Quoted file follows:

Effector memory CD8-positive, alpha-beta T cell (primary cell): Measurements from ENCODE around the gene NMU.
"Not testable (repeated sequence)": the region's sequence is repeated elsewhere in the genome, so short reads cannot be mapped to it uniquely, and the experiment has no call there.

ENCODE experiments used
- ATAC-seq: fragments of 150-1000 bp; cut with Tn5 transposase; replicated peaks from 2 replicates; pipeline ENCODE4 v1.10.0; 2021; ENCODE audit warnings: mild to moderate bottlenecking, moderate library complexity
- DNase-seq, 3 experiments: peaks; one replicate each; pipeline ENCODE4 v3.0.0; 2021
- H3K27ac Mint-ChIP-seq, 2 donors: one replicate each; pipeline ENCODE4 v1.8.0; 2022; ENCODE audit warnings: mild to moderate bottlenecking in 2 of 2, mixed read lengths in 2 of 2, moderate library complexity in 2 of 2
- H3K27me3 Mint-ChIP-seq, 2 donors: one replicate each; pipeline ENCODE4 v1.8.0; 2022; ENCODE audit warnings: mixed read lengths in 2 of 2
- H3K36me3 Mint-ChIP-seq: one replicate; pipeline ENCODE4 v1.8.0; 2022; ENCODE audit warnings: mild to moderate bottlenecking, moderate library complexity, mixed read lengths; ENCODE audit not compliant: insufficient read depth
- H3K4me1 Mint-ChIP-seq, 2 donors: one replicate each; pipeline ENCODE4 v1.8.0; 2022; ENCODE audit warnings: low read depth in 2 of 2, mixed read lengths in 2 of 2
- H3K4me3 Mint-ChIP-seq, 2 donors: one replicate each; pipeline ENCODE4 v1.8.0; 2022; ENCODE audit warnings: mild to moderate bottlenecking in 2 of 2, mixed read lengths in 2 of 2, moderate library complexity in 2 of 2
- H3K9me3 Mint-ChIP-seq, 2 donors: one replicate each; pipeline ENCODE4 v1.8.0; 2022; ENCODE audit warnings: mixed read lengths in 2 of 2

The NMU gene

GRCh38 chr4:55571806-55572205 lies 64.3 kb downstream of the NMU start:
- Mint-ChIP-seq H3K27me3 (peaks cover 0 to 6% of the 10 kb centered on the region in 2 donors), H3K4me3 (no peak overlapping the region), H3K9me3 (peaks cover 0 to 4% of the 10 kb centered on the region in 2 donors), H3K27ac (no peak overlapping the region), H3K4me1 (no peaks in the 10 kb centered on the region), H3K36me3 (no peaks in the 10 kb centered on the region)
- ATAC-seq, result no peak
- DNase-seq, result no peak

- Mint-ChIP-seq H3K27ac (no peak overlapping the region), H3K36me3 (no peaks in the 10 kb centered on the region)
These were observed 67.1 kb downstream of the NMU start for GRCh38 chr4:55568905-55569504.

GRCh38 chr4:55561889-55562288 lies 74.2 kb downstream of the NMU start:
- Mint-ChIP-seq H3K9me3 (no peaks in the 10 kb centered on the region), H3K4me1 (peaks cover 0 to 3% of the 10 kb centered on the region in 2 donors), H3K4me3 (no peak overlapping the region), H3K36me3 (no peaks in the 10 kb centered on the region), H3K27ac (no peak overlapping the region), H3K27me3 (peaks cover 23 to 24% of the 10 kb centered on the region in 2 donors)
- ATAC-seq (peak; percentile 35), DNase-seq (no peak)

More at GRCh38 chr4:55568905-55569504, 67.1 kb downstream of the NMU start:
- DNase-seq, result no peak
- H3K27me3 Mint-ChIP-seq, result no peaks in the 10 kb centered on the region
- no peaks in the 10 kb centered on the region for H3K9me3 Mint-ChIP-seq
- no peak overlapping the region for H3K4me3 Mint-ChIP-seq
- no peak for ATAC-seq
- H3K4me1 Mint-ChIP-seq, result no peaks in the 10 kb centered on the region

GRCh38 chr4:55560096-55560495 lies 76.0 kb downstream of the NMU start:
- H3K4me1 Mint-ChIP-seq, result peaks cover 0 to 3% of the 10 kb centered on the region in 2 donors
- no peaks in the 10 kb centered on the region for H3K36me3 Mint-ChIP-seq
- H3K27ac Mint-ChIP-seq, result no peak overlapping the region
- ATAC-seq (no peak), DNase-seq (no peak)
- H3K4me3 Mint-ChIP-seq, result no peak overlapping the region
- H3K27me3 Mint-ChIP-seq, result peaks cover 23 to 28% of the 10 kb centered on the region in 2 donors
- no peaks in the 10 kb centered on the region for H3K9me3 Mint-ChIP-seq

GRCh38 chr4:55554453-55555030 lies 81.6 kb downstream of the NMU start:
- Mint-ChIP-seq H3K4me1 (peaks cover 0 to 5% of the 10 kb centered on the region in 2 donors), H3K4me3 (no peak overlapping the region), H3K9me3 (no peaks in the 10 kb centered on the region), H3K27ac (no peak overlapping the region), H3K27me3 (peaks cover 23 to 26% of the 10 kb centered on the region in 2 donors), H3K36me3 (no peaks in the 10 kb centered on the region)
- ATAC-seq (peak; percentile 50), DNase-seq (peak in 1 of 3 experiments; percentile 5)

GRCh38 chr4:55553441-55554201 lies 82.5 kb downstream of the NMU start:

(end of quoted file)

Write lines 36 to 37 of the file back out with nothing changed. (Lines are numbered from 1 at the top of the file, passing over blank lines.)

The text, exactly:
- no peaks in the 10 kb centered on the region for H3K9me3 Mint-ChIP-seq

GRCh38 chr4:55554453-55555030 lies 81.6 kb downstream of the NMU start: